In fact, the last two letters of a UK postcode is based on how the postman actually delivers post (as far as I'm aware), so it's not given for granted that it will fall inside a political boundary. Thus if there's a group of houses which straddle the border, then it's possible that the entire postcode (i.e. at the most fine-grained level) does not lie entirely within either England or Scotland. E.g. TD9 0TJ and TD15 1UZ are very close to the border, and I don't really know for sure if they're entirely on one side or not.

The England-Wales border is also complicated, however I'll leave this as an exercise for the reader.

  • Hi jim. Nearly 4 years on and I found this really useful. Thanks so much for your time and effort here. Quick question - is there a typo in this portion: TD12 4[ABDEHJLN] are in Scotland | TD12 4[QRSTUWX] are in England? – michaelmcgurk Apr 27 '17 at 16:50

It's not possible to come up with an England-only regex, because the postcode areas don't lie along political boundaries, at least not at the postcode area or district level.

For example, CH1 is in England, and CH5 is in Wales.

At the postcode district level there are still problems, for example TD12 is half in England, half in Scotland.

The only area which you can rely on is BT (Northern Ireland)

  • You're right that it's not possible to be 100% correct due to the boundaries, but the solution i posted in the question edit was accurate enough for my clients needs. – Robbie Nov 30 '12 at 12:13

Use ^(AB|AL|B| ... )$, where the ... is where you fill the rest of the valid ones in, separated by pipes (|).

EDIT: There's a boatload of information here: http://en.wikipedia.org/wiki/Postcodes_in_the_United_Kingdom

If you were to include the in/out codes, it would be something like ^(AB|AL|B| ... )([\d\w]{3})\s([\d\w]{3})$, which would get the rest of the code.



Part of this regex is taken from another one of the answers. It matches the valid postcodes, then 1 to 2 {1,2} letters \w or numbers \d, an optional space \s?, then 3 letters or numbers. Hope that helps.

  • Yeah, this is what i thought initially, but won't that incorrectly exclude valid postcodes that contain those characters in other places. For example G is Glasgow, but there are valid English postcodes that contain the letter G - for example GL – Robbie Mar 7 '12 at 20:17
  • That's what the ^ and $ are for - it forces it to match the whole string rather than just a part. – Derreck Dean Mar 8 '12 at 19:59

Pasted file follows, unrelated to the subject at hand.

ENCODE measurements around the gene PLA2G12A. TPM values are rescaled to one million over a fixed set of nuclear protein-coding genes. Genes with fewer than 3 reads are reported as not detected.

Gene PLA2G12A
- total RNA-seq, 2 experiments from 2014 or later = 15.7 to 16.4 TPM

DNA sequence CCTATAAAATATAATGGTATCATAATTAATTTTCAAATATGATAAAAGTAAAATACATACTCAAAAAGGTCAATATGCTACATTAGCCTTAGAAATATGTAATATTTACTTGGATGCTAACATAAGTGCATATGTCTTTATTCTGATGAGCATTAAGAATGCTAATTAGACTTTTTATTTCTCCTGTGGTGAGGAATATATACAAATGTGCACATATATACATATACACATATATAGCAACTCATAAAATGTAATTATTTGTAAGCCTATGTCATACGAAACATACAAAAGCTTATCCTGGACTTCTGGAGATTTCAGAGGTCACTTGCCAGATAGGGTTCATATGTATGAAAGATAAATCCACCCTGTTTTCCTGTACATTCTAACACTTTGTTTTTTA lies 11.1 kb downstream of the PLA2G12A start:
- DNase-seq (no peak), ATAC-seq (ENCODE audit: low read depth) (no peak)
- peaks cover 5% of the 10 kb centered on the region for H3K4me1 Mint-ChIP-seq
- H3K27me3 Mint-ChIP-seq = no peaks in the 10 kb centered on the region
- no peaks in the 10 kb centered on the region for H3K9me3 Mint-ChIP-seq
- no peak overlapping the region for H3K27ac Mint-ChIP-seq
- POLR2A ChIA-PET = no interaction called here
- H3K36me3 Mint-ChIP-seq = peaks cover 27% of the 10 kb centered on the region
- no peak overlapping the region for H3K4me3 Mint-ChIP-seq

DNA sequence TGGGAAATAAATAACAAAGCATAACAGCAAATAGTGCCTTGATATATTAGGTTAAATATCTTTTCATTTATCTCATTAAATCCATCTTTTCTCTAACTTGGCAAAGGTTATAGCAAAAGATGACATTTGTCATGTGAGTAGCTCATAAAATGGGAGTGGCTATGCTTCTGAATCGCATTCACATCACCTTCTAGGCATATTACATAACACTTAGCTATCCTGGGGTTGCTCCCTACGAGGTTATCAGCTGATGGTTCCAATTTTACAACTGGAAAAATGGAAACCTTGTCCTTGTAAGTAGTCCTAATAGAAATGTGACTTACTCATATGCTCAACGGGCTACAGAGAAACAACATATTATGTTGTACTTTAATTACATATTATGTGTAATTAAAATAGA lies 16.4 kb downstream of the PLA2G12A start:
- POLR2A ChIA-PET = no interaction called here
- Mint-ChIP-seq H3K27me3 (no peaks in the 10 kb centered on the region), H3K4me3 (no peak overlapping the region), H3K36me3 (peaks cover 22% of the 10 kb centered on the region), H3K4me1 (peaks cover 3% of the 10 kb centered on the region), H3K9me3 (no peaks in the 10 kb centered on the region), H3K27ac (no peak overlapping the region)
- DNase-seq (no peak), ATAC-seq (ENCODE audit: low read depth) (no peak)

• I tried to flip this around and put in the valid english postcodes. I removed the ^ as i want it to match them and tried it with several samples. It looked like this "(AL|B|BA|... rest of the valid codes)$" It didn't seem to work. For example HG2 8EH does not match, but it should - did i misinterpret how to do this? – Robbie Mar 8 '12 at 20:04
  • I really like this solution because it validates both the correctness of the postcode structure as well as the Englishness of it. The only problem (for me) is that it requires the whole postcode to be entered (and doesn't handle just Postcode Area inputs). I appreciate that it may be of use to others who do need the full postcode validating and so i've up voted it. – Robbie Mar 9 '12 at 22:50
  • I've commented in the accepted answer showing how i changed your suggestion so that it works with partial and full postcodes and with a white list instead of black list – Robbie Mar 10 '12 at 4:00

These are the RegEx i put together that follows the Royal Mail defined standards for all UK postcode types:

Standard UK PostCodes:


GiroBank PostCodes:


UK Overseas Territories:


British Forces Post Office:


And this is the function I wrote which validates a postcode against these four types and allows type detection:

public function UKPostCode(&$strPostCode, &$strError = null, &$strType = null, $ReturnFormatted = true) {
    $strStrippedPostCode = preg_replace("/[\s\-]/i", "", $strPostCode);

    if (empty($strStrippedPostCode)) {
        $strError = $this->__getErrorMessage("Post", "EMPTY_POST");
        return false;


    $arrRegExp = array(
        "STD" => "/^([A-PR-UWYZ](?:[0-9]{1,2}|[0-9][A-HJKMNPR-Y]|[A-HK-Y][0-9]{1,2}|[A-HK-Y][0-9][ABEHMNPRVWXY]))\s*([0-9][ABD-HJLNP-UW-Z]{2})$/i",
        "GIR" => "/^(GIR)\s*(0AA)$/i",
        "OST" => "/^([A-Z]{4})\s*(1ZZ)$/i",
        "BFPO" => "/^(BFPO)\s*(?:(c\/o)\s*)?((?(2)[0-9]{1,3}|[0-9]{1,4}))$/i"

    foreach ($arrRegExp as $strPostCodeType => $strExpression) {

        if (preg_match($strExpression, $strPostCode, $arrMatches)) {

            if ($ReturnFormatted !== null) {
                $strPostCode = implode(" ", array_filter($arrMatches));
                $strPostCode = ((bool)$ReturnFormatted === true) ? strtoupper($strPostCode) : strtolower($strPostCode);


            $strType = $strPostCodeType;
            return true;



    $strError = $this->__getErrorMessage("Post", "INVALID_POST");
    return false;


Hope this helps

  • Nothing here that answers the actual question regarding England only postcodes, but useful as a resource, so thanks for contributing. I'll give you your first 10 points - welcome to SO :) – Robbie Jul 19 '13 at 10:35
  • I've tried this regex and it returns matches for quite a few non English postcodes... for example G11 5EH (glasgow - its matching on the 'E'). Anything that contains any of the single letter outcodes in the incode is matched with this regex.... this is the same issue i have mentioned on Derreck Dean's answer – Robbie Mar 8 '12 at 19:28